Awards like these are helpful to consumers while they navigate an ever-expanding selection of BC wine. When you find a “best of” label, it means a group of wine-type people evaluated that particular wine against at least a few others of its style and proclaimed it to be one of the better expressions of its kind. There’s value in that, too. As a wine enthusiast and one who lives in the heart of BC wine country, I also get overwhelmed by selection and new faces. This experience of blind tasting was invaluable; after the competition, judges keep their notes and have access to the answer key. Something that might not have been as high on my radar before this can be bumped up a slot.

When it comes to selecting something to fall in love with, only you will be best judge of who wins what in your house, backyard, or sitting around the campfire this summer. When you’re in a shop and see a note saying “winner” next to a bottle of wine, take closer look. Not all that glitters is really gold – and not all that sits quietly on the shelf isn’t worthy of sharing that spotlight.

~ Jeannette

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sparkling water with crackers and bread help a palate stay fresh – and lots of spitting (photo taken by Nikos of Theo’s Restaurant)

the wine world is here – well, temporarily

I love a good wine festival. When the feature country is France and the theme is bubbles, it would take a small army to prevent me from attending – so, one damaged shoulder is nothing.

Since 1979 the Vancouver International Wine Festival (#VIWF) has invited a world of wine to the west coast’s front door, if only for a short while. The Festival initially showcased one winery (Robert Mondavi) and attracted 1,000 people over two days. This year, an estimated 20,000+ people tasted wines from 178 countries – no small feat for a province limited by legislation and regulations prohibiting easy movement of alcohol / spirits.

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The busiest man at the festival: Harry Hertscheg, Executive Director of the VIWF. He attends every seminar, tasting, and event – or tries to.

With the opportunity to taste wines otherwise unavailable to us (and bubbles!), I jumped into the Festival with both feet – plus that damaged shoulder and a new notebook. As “media” I was treated to an itinerary designed by the Festival’s public relations firm, Heth PR. It was full-on, with seminars and tastings and lunches from 9am to well into the evening. The folks at Heth took quite good care of me. thanks, Kristine!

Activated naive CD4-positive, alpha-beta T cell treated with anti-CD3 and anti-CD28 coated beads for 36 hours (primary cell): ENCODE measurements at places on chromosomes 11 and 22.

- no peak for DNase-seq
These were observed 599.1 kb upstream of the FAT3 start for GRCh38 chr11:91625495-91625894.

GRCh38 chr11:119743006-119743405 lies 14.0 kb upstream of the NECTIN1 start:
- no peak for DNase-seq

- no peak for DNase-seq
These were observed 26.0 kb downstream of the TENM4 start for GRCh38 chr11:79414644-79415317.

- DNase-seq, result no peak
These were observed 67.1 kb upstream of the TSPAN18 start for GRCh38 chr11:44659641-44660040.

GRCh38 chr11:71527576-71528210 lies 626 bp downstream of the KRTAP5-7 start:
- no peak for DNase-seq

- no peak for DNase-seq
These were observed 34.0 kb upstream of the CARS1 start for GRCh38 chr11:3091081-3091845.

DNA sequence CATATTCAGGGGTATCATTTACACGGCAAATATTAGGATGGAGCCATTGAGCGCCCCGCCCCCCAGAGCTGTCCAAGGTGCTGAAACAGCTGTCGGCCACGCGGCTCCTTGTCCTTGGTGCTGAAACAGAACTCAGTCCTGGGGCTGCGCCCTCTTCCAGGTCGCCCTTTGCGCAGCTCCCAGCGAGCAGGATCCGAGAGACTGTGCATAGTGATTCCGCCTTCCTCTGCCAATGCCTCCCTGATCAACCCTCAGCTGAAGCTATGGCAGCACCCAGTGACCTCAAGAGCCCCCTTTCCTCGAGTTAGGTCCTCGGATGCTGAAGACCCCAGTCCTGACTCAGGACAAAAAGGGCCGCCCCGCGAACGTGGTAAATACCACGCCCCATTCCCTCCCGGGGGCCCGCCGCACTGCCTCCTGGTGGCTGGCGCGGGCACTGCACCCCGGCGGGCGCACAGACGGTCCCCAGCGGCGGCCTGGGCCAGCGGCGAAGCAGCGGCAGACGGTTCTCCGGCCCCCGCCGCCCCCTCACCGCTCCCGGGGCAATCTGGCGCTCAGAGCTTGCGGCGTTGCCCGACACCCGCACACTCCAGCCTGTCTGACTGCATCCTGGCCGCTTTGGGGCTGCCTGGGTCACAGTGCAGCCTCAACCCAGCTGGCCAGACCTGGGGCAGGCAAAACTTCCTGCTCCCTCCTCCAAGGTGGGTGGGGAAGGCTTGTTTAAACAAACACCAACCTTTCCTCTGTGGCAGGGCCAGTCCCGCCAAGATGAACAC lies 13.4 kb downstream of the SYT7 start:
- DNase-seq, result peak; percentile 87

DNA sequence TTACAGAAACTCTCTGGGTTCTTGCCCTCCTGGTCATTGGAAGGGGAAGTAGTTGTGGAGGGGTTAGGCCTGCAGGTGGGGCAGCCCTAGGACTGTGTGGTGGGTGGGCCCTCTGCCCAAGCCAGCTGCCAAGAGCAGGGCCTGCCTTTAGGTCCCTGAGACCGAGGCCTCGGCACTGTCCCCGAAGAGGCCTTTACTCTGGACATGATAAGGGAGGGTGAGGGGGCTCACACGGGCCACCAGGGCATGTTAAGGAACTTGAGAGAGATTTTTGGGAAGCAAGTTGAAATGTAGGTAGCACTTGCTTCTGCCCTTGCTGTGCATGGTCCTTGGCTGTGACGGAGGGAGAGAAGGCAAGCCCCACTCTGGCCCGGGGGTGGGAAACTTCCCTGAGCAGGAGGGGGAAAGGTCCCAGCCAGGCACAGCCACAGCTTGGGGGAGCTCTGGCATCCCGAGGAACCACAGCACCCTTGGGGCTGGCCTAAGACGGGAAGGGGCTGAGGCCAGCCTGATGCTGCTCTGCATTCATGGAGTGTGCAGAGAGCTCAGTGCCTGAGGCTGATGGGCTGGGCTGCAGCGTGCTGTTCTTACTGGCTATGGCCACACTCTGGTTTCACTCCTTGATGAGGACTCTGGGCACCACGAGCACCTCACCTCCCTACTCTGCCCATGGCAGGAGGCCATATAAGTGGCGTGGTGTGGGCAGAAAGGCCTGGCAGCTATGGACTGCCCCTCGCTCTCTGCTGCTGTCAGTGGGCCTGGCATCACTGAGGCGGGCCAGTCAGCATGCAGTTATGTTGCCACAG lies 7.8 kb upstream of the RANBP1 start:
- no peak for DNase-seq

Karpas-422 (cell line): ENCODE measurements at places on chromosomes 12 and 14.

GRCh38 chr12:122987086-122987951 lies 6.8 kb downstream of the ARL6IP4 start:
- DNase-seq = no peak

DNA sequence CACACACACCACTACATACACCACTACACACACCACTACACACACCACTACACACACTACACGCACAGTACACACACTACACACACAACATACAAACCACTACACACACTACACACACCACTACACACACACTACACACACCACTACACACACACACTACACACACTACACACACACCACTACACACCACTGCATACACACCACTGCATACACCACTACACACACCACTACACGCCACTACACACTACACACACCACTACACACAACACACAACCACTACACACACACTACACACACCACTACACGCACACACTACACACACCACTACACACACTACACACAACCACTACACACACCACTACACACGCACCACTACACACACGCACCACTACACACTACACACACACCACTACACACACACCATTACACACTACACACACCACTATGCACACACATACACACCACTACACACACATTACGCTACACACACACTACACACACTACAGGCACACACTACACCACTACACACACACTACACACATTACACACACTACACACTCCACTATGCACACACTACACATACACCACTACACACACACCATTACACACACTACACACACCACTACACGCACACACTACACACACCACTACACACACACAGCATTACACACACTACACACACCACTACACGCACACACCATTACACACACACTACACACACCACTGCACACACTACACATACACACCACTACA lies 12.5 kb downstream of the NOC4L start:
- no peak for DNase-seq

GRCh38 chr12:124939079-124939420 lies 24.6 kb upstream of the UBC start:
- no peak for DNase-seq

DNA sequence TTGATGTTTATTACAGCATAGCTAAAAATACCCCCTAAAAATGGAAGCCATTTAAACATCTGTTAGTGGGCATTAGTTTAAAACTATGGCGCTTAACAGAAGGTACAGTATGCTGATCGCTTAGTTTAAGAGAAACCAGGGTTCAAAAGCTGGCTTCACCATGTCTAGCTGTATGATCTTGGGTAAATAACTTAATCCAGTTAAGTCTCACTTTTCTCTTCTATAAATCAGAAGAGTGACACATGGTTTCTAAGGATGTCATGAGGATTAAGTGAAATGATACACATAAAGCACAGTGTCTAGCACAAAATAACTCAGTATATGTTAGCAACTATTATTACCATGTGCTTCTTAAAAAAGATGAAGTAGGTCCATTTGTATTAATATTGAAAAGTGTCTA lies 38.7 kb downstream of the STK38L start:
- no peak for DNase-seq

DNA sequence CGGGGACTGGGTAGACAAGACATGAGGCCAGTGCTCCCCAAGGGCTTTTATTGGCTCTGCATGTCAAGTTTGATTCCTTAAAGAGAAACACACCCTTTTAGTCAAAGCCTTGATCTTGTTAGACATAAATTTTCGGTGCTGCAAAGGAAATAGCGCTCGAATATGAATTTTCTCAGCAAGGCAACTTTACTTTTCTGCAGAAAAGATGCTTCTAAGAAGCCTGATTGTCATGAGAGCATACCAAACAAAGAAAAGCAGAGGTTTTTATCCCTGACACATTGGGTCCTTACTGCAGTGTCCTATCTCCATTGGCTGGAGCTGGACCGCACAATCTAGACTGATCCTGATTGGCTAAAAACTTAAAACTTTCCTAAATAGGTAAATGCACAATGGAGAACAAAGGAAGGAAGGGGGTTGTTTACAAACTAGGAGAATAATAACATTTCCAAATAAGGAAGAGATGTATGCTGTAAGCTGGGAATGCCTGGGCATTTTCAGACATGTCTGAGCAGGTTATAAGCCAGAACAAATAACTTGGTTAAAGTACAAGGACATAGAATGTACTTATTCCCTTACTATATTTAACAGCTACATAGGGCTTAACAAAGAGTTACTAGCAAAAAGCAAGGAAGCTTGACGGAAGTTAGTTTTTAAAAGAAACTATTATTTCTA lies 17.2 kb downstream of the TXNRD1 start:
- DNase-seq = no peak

The Festival offers consumers a chance to learn about wine; however, its value rests with participating wineries who get products in front of buyers, sommeliers, and decision makers – who influence consumer buying. There are few channels for wines to get on BC store shelves (private or government) and the wines here aren’t all regularly represented at government stores. These are referred to as one time buy* wines, and once they’ve sold out they’re gone.

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The theme region France, in what is supposed to be a quieter hour for “trade” tasting. Still smokin’ busy, and 3-deep at each table.

The tasting room floor is enormous, with one-quarter of the room dedicated to the feature country. I spent the first two tasting sessions in France and elbowed my way through Champagne (tables for the feature country are regional). Hundreds of wines that we might not otherwise see in our province are brought in specifically for the Festival – if you want to pour a wine on the tasting room floor, you must have it for sale on site.

All sorts of politics are at play when it comes to obtaining a listing with the provincial liquor stores. I don’t agree with it, but I can understand how it has come to exist: it’s like an hourglass, with a schwack of wines trying to get through one narrow passage. Fortunately, we also have importers and private liquor stores like Marquis Wine Cellars to help de-homogenize the offerings. How this happens is another story – a long, well-researched one. Stay tuned.

For a few days each year, VIWF offers us an opportunity to be hopeful: of more diversity of product, of increased wine exposure to the pubic beyond the large international labels who dominate our market, and that our newborn-esque BC wine industry can benchmark itself against the world while gaining new fans.

Canada holds its own on the international stage
Canadian wineries hold their own on the international stage. When I thought it was too busy in France, I moved to Canada – where it was hopping.

It’s not inexpensive for wineries to participate, and attendee ticket prices can range from in-lieu-of-lunch to slip-on-a-ball-gown-and-don’t-ask-the-price. Hundreds of volunteers donate time and expertise. Principals and winemakers of international notoriety are available to approach in small group sessions. It’s awesome, and for wine folks it’s worth every nickel. I was (twice) in a room with Michel Chapoutier, met nice people from Louis Latour, and chatted with sommelier Mark Davidson during an Aussie luncheon. Cool beans.